Date, Time & Location
Sunday, October 22, 2017
3:30pm (90 min. duration)
Cleo Rogers Memorial Library Plaza
This is a free concert! If you previously purchased a season ticket or single ticket for this concert, we’ll be in touch.
Soloists: Skylark Horn Quartet
- Paderewski – Chants Du Voyageur: Melodie, Op. 8, No. 3
- Corigliano – Voyage (strings only)
- Haydn – Symphony No. 31 “Hornsignal”
- ii. Adagio
- iv. Finale: moderato molto
- Hanson – Symphony No. 2 “Romantic”
Symphony No. 2 “Romantic” – Howard Hanson
Program Note by Riley Clark
Howard Hanson (1896-1981), was the groundbreaking composer that created the Romantic Symphony. Beginning the first of three movements with a beautiful flute feature, Hanson does not take long to catch the attention of the crowd. With long, musical sentences from the lower voices, Hansen adds in a variety of instruments to enhance the romantic aura of the beginning of this piece. Unexpectedly, Hansen begins to take the audience on an adventure. The trumpets and French horns lead the way, with the rest of the ensemble not far behind. Like black and white, the ensemble seems to conflict, one part has the strict short passages, while the others have long, romantic phrases that send the heart soaring. The feel of the second is comparable to the feeling of safety, and togetherness. Almost like small fairies, the clarinets and piccolo are sprinkled throughout the movement to add a sense of playfulness, and lighten the darkness that is the overall sound.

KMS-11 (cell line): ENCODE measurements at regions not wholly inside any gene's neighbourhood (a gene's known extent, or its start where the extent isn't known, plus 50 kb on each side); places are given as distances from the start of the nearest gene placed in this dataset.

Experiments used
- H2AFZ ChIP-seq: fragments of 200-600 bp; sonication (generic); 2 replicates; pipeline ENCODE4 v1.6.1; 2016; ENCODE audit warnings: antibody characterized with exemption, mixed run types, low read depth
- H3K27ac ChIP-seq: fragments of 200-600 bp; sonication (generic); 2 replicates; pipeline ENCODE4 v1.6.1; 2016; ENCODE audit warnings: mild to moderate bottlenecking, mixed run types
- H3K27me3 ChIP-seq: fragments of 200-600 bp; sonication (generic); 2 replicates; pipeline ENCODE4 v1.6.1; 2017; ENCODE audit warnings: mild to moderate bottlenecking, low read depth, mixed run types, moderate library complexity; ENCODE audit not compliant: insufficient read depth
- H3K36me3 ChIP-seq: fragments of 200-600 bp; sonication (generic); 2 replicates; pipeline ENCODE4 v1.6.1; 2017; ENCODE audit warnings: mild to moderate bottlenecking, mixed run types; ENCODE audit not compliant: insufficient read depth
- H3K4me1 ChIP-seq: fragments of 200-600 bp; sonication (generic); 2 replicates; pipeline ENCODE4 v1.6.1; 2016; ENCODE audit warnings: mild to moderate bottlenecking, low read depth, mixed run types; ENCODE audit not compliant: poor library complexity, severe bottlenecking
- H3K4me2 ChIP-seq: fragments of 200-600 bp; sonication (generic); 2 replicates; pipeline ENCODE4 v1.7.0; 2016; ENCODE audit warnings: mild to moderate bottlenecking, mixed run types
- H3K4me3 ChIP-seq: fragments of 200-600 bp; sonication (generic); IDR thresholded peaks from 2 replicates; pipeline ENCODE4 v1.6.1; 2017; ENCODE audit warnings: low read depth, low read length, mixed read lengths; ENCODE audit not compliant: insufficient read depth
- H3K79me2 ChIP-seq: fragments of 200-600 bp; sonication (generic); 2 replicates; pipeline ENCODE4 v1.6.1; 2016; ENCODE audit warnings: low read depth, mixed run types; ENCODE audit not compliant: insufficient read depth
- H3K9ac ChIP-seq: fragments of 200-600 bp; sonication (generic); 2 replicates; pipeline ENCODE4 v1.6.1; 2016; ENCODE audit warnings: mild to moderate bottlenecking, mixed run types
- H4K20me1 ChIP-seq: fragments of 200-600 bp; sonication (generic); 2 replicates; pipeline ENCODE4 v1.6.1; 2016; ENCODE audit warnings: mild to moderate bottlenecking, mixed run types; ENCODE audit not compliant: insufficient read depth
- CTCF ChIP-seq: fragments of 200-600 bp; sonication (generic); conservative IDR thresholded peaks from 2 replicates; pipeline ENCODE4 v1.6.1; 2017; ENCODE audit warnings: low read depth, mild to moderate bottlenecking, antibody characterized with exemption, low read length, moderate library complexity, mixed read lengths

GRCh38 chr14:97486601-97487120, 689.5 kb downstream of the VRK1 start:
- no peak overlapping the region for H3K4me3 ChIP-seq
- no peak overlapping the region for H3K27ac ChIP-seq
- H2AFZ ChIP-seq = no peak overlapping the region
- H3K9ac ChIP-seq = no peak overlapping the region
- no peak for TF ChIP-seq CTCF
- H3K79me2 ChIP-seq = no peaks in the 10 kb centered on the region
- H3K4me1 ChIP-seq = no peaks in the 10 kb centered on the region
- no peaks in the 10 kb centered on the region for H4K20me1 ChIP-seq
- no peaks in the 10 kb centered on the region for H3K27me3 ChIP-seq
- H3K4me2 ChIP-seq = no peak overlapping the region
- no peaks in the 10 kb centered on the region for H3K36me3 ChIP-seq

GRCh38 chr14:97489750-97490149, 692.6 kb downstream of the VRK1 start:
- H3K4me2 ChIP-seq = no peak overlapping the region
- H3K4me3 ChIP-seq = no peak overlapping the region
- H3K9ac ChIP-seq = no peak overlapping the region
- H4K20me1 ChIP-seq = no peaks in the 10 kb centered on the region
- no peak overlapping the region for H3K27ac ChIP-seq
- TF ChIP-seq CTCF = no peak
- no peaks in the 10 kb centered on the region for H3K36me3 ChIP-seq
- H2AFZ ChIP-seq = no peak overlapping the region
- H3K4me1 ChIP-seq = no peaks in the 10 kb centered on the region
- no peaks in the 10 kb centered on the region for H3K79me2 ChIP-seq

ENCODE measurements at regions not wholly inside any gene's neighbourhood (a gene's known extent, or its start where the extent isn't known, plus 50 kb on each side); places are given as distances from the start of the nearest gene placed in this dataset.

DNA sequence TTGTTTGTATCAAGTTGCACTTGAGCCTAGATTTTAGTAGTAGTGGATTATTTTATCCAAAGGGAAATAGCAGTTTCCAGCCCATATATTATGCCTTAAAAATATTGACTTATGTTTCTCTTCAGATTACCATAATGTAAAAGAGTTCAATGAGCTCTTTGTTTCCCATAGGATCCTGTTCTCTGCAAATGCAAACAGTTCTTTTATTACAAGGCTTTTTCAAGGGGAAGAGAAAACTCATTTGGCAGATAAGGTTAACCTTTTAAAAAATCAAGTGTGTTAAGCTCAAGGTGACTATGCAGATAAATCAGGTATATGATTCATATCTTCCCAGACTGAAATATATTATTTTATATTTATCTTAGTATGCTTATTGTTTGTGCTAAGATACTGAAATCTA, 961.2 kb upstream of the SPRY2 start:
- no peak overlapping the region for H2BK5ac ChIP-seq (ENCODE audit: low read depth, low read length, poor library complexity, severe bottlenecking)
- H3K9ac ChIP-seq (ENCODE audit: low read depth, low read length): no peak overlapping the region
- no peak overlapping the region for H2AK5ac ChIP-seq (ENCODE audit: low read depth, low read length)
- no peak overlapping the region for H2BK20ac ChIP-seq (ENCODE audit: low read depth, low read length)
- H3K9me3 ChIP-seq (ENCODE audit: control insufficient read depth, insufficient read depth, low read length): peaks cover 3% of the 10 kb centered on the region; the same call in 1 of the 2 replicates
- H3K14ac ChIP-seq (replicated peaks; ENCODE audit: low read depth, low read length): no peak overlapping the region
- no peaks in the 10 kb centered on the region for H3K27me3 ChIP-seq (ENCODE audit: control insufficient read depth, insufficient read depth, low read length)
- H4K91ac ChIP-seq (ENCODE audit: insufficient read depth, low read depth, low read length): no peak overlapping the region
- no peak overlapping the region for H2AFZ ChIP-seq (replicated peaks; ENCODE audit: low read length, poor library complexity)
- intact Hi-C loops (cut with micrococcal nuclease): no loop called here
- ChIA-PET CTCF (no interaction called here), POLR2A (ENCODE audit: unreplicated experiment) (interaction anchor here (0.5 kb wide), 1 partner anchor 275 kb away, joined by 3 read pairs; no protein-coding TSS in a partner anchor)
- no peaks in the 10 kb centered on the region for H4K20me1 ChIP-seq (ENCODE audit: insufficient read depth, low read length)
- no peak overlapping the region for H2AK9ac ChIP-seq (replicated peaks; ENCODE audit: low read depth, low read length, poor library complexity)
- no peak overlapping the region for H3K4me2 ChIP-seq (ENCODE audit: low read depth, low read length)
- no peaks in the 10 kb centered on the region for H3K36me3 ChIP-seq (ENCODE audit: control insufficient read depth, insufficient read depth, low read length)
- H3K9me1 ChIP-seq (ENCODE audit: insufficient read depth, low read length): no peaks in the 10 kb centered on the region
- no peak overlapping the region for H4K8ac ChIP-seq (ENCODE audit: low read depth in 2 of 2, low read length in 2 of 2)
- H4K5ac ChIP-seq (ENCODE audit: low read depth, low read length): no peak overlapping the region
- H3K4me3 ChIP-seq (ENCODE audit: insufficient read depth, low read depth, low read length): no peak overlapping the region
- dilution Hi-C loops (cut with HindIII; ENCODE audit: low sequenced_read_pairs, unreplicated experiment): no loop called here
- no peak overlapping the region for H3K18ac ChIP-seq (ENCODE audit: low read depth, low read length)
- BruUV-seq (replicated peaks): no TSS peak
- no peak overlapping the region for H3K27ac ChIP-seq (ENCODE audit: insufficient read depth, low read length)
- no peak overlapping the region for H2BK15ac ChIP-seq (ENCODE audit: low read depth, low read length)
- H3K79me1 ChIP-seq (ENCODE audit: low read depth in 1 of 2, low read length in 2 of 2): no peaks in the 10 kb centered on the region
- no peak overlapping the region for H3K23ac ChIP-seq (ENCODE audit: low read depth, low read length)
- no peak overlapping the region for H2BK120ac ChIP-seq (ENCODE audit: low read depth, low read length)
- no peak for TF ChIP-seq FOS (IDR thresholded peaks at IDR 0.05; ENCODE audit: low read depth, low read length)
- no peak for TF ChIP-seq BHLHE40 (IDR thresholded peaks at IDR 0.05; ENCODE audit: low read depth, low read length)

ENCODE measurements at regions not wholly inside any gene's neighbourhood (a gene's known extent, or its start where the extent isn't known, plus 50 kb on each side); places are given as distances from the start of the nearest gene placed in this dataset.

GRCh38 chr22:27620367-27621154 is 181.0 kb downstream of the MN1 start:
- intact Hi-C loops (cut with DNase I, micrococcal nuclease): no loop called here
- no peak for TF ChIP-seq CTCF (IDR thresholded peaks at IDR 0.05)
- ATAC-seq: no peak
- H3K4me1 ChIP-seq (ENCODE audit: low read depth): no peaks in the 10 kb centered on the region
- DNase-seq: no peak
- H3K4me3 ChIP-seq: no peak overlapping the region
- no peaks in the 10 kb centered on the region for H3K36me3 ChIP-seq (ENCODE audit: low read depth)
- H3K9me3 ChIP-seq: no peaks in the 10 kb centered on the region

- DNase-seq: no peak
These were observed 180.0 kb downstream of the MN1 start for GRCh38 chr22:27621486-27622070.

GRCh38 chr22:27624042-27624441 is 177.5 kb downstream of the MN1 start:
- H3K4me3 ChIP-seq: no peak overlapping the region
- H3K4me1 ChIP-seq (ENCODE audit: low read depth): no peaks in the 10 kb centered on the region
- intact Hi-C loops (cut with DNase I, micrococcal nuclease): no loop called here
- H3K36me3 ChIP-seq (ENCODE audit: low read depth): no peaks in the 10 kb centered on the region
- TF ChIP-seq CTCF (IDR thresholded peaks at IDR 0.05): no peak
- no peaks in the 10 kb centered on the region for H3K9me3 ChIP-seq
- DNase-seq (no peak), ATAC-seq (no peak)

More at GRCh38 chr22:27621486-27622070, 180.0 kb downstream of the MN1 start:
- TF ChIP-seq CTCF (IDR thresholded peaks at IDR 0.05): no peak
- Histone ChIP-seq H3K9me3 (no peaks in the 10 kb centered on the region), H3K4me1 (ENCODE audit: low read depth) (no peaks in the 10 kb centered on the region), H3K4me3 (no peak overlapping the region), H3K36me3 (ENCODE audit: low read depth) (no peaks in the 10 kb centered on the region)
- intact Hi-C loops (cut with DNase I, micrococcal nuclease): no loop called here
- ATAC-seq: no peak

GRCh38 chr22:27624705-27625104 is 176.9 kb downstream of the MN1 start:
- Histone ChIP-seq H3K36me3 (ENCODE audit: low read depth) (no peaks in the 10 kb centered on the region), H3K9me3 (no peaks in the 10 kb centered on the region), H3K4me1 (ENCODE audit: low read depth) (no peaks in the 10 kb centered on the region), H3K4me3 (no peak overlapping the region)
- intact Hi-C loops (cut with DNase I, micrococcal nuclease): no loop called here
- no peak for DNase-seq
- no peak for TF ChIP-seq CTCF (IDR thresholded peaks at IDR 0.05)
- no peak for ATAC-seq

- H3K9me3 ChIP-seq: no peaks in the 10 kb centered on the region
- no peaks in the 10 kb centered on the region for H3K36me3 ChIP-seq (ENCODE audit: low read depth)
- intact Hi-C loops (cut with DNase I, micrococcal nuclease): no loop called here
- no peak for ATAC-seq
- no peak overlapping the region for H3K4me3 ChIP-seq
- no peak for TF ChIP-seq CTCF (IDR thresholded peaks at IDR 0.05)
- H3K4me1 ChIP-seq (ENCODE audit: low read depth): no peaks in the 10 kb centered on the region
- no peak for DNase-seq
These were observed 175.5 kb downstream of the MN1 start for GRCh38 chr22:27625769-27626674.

With this piece being commissioned for the 50th anniversary of the Boston Symphony Orchestra, it was made known for a number of reasons. It was used in the movie Alien, and the third movement is also the theme for Interlochen*. The third movement is the last page of a book, the dramatic, heroic ending to a fairytale. With a sense of excitement, urgency or perhaps bravado, the third and final movement of the Romantic Symphony will bring the audience on their edge their seats. Throughout the third movement, every section of the ensemble is singing a song of courage, happiness and excitement. The ensemble comes life, to the point the audience can almost feel it’s pulse through the final note.